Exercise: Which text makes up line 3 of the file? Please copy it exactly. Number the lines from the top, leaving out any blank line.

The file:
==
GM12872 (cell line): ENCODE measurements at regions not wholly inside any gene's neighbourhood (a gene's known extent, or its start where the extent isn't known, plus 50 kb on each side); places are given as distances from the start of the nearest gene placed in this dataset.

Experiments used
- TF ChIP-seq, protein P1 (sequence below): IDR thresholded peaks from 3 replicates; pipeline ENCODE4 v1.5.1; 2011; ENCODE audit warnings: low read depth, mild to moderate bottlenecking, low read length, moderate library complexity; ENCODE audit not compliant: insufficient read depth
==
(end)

- TF ChIP-seq, protein P1 (sequence below): IDR thresholded peaks from 3 replicates; pipeline ENCODE4 v1.5.1; 2011; ENCODE audit warnings: low read depth, mild to moderate bottlenecking, low read length, moderate library complexity; ENCODE audit not compliant: insufficient read depth